I recently preached on Fiscal Fitness. During sermon preparation, I asked people to share on Facebook some great financial advice they had received or shared. Here are some of the comments.
- A part of all I earn is mine to keep. In other words, prioritize savings.
- Write down your debt. Then pay off the smallest amount first.
- 10% to God. 10% savings. 10% retirement. 70% life.
- Make all you can. Save all you can. Give all you can.
- The best investment is time in people.
- Make a budget. Stick to it. Reassess each month.
- If you loan others money, consider it a gift.
- Slow and steady wins the race. (Pigs get fat, hogs get slaughtered!)
- Pay off credit cards each month.
- You don’t need that!
- Spend the inheritance!
- It is not income, but outgo, that determines your wealth.
Jesus said, “Where your treasure is, there your heart will be also.” Spend wisely.
Following my father’s death last fall, I have been sorting through his paperwork. I discovered a cache of greeting cards spanning the 56 years of my parents’ marriage. I enjoyed perusing the sentimental notes they exchanged.
Then I came across some Valentine’s Day cards from their newlywed years. Some things just cannot be unseen, and I am now in psychotherapy! On the other hand, my wife and children found the entire affair hilarious.
Even as an adult, it’s challenging to think of your parents as a young couple passionately in love. Since they had two children, I am theoretically aware of the biology behind the facts. However, I always assumed they only engaged in martial relations two times for the sake of procreation!
Therefore, I am soliciting angel investors to fund a startup business with the working title, “Valentine’s Cards Disposal Service.” Our hazardous waste experts will visit childhood homes and remove mawkish mementos. The savings in counseling sessions alone will more than pay for the service!
For my married readers, I hope you have a lovely Valentine’s Day. Make sure your beloved knows how you feel. Express heartfelt feelings in inspired word or lavish verse.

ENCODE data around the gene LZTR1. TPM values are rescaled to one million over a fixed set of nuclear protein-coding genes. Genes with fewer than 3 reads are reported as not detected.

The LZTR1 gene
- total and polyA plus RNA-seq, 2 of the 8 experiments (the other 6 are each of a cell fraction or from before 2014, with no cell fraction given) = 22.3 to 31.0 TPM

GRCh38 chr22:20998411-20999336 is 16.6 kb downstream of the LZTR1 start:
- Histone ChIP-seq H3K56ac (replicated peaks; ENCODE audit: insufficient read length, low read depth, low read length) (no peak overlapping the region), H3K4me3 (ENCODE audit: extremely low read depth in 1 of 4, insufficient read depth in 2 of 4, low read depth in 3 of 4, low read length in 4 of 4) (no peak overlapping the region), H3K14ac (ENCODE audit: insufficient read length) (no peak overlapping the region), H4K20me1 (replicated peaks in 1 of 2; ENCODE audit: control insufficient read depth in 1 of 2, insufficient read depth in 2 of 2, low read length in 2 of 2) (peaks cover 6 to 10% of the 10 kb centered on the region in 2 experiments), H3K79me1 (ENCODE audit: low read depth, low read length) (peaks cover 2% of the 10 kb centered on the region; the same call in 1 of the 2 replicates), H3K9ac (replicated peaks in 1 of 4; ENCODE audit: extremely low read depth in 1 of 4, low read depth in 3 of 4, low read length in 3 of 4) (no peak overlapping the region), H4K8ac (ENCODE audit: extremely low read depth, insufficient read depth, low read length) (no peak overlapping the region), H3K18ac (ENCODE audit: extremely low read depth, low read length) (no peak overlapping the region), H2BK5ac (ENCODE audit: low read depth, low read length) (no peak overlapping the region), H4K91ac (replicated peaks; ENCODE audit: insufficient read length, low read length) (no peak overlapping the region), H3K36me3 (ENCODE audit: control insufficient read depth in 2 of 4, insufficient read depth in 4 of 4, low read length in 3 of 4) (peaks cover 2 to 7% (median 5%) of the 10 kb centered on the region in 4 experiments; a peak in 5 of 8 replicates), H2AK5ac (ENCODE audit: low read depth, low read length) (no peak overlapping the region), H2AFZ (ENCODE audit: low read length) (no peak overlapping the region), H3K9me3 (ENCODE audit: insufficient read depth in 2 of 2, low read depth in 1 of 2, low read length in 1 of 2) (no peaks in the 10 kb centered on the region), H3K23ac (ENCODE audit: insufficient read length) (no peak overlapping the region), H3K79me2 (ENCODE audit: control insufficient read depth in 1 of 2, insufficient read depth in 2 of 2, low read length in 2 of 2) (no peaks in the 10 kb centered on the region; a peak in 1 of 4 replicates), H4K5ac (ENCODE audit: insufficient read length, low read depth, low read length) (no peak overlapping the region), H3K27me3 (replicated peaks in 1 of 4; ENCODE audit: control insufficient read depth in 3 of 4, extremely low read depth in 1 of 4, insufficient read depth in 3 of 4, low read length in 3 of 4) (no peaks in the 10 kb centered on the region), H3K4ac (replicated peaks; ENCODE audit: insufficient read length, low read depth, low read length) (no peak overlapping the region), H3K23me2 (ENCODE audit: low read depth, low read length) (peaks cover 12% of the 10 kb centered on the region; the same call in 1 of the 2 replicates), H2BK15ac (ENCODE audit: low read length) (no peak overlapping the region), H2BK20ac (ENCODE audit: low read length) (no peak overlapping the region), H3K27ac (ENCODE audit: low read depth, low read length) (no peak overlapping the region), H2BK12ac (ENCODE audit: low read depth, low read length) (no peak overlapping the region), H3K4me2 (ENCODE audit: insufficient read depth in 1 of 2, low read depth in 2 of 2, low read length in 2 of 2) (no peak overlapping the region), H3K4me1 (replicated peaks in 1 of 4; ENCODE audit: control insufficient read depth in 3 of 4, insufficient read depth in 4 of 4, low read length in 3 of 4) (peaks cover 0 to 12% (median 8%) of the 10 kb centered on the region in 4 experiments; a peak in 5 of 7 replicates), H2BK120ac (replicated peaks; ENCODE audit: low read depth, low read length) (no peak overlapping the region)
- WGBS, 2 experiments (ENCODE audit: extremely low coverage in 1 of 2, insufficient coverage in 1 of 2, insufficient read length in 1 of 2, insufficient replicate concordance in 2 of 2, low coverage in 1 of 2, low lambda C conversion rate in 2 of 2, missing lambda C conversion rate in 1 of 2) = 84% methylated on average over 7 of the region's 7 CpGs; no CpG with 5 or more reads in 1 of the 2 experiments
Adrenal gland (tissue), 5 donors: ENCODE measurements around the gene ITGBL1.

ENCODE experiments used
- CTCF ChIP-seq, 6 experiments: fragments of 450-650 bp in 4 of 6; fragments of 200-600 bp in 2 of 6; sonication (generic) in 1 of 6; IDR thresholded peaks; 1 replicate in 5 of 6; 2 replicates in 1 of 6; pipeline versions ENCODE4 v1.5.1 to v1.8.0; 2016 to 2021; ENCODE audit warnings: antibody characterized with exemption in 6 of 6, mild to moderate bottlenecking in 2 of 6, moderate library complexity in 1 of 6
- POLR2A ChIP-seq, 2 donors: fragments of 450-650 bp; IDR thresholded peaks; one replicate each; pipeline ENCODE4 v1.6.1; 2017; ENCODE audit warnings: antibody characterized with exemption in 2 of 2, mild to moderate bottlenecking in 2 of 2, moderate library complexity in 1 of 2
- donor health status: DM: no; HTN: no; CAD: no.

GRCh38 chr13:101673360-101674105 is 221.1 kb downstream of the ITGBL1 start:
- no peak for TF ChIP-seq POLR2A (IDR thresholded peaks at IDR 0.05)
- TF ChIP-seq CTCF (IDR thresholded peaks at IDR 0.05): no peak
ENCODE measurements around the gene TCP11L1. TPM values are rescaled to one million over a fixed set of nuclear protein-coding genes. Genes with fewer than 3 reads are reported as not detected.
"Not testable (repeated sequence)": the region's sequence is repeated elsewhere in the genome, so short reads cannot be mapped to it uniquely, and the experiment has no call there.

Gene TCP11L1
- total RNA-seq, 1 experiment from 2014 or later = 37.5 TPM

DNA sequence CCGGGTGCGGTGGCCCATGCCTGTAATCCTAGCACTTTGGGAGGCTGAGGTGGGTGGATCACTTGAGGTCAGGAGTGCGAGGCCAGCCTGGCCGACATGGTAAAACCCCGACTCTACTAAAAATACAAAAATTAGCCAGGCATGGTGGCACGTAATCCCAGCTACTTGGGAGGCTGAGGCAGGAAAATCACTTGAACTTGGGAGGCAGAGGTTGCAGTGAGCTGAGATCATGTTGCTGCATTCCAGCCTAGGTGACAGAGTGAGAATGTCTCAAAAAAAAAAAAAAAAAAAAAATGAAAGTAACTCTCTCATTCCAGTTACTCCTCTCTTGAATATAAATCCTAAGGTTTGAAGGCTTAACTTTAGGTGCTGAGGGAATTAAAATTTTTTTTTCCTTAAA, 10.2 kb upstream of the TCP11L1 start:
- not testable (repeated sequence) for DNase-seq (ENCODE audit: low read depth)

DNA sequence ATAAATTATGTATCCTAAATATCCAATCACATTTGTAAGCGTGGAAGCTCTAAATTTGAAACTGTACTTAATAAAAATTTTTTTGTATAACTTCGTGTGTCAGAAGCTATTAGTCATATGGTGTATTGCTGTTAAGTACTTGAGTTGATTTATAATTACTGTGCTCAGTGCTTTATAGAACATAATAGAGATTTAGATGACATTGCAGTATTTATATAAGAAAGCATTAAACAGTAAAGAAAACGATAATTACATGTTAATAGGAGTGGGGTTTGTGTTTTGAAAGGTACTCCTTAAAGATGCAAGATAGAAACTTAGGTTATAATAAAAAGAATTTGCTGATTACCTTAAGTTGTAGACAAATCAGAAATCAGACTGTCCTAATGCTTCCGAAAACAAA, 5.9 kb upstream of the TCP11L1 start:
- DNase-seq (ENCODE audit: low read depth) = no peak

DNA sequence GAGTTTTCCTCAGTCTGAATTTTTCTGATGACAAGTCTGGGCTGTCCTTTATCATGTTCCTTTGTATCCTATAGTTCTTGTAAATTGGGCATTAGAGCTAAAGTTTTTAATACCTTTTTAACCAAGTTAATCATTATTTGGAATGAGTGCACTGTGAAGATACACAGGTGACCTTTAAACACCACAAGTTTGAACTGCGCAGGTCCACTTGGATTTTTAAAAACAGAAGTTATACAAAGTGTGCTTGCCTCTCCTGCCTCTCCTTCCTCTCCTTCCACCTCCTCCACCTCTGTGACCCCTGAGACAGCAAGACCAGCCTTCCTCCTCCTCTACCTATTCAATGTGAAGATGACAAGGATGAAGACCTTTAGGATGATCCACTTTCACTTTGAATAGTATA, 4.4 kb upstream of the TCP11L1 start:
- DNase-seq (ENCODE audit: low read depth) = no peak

THEN, throw the cards away!
Trust me on this one.
I am serving as the executor of my father’s estate. Since my degree is in theology rather than jurisprudence, its been a steep learning curve. Here are but a few experiences along the ofttimes perplexing way.
When I called companies to cancel services, most representatives expressed heartfelt condolences over my father’s death. One woman in particular sighed and said, “I wouldn’t know what to do if I lost one of my parents.” I learned the simple kindness of strangers possesses an impact beyond proportion to their words.
Other exchanges felt much more transactional. After waiting on hold for 50 minutes (yes, I counted!), an ATT operator finally deigned to disconnect my father’s land line, which the company assigned us in 1973. She brusquely handled the request without a sympathetic word.
Another interesting exchange occurred with Xfinity (Comcast in sheep’s clothing). After only a 40-minute hold, I spoke with a representative who spoke English as a third language. The woman declared the company required my father’s death certificate to CANCEL CABLE TV! Since the account was still in my mother’s name, I would need to submit her death certificate from 2013, too!! Thirty minutes later a slightly less insane supervisor finally approved the cancellation.
Discover proved to be my best encounter. My father worked in management with Sears-Roebuck and obtained one of the first Discover credit cards. The agent expressed her appreciation for his loyalty and sorrow over my loss. She cancelled the card immediately and mailed his accumulated, cash rewards.
Pastoral care does not require education, degree, or experience. However, it does involve compassionate people who care deeply for those who are hurting. We may never know how much a simple word, text, call, card, or email may mean in another’s life.
A credit card representative helped me re-discover this simple truth.